Lector is a free and open source beautiful Qt-based ebook reader. You can customize its font type and size, page colors, letter spacing, and zoom controls.
Apart from having support for all popular digital print media formats including PDF, MOBI, CBZ, and AZW, you can edit the book’s metadata, and read in a distraction-free mode.
Two things that are unique in Lector are its ability to index books pasted into its library, and support to export custom profile settings. Learn more about Lector here.
Lector is only available to install for Fedora, OpenSuse, Arch and Gentoo distributions from the default repositories and other Linux distributions can install it manually using its installation guide here.
Bookworm is a simple minimalism-focused ebook reader developed to have a distraction-free mode by default. It supports CBZ, CBR, MOBI, PDF, and EPUB formats, list/grid view, filtering using the search function, metadata sorting, and keyboard shortcuts.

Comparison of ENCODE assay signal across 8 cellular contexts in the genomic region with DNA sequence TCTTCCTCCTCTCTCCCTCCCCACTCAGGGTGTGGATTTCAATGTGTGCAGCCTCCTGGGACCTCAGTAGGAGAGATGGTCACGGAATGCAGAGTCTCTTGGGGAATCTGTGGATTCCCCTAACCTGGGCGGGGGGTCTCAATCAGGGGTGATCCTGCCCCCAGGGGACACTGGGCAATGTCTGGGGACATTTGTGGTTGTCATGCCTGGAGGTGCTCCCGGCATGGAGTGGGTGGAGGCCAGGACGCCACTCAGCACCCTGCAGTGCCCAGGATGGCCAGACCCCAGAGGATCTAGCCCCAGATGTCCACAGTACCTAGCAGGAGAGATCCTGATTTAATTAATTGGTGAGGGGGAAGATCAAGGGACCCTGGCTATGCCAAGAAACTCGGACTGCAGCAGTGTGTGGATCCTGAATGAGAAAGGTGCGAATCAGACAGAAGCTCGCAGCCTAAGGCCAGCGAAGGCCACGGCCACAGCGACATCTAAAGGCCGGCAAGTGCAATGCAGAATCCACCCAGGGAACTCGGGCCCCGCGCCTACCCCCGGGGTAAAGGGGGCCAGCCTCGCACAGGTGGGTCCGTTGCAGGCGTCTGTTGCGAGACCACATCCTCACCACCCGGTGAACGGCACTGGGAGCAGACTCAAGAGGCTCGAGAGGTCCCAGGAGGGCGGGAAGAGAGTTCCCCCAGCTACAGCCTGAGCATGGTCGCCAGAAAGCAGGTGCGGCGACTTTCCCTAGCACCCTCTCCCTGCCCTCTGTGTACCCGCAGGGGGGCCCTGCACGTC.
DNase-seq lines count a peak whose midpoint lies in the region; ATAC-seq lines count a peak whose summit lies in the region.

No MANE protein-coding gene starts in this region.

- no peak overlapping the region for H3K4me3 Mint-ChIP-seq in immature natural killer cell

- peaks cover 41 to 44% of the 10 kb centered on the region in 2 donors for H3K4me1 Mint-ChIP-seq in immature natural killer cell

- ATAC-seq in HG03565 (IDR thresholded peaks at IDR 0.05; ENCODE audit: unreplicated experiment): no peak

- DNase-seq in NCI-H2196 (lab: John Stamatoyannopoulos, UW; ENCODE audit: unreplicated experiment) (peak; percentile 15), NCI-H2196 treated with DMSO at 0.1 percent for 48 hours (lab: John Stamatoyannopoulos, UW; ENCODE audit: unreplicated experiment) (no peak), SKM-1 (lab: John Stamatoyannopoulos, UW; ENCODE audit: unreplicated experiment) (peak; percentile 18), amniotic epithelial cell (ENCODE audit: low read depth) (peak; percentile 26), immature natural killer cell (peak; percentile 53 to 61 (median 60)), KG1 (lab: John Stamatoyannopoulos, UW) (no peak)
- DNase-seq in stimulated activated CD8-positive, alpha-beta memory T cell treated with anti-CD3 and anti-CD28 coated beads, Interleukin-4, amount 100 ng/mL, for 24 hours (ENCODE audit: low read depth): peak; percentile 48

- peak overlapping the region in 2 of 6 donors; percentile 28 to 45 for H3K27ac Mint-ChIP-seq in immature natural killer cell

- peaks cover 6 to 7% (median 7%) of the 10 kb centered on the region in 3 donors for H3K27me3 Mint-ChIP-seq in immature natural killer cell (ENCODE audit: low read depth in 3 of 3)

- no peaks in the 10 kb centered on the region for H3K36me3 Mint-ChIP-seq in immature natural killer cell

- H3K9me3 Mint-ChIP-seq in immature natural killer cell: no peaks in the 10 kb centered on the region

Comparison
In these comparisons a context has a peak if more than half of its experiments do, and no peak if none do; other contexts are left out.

Bookworm comes with many options which give users different customization styles and you can set them from its preference menu. See our article on Bookworm here.
Bookworm is available to install on Ubuntu and other Ubuntu based systems using official PPA as shown.
$ sudo add-apt-repository ppa:bookworm-team/bookworm $ sudo apt-get update $ sudo apt-get install com.github.babluboy.bookworm
If you have Flatpak installed on your system, then you can install Bookworm as a Flatpak application as shown.
$ sudo flatpak install --from https://flathub.org/repo/appstream/com.github.babluboy.bookworm.flatpakref
Peruse is an open source comic reader created and maintained by the KDE community in the aim to make reading eBooks more pleasant in KDE desktop environment.
Peruse is available for Linux and Windows and it features a simplistic UI with support for all common comic formats including
cba. You can sort comics by title, series, recently added, and author. See our article on Peruse here.
Peruse is available to install as AppImage on your Linux system.
Gomics is an open source GTK3 comic and image archive viewer. It is written in the Go programming language to be memory friendly with a simple, clutter-free UI.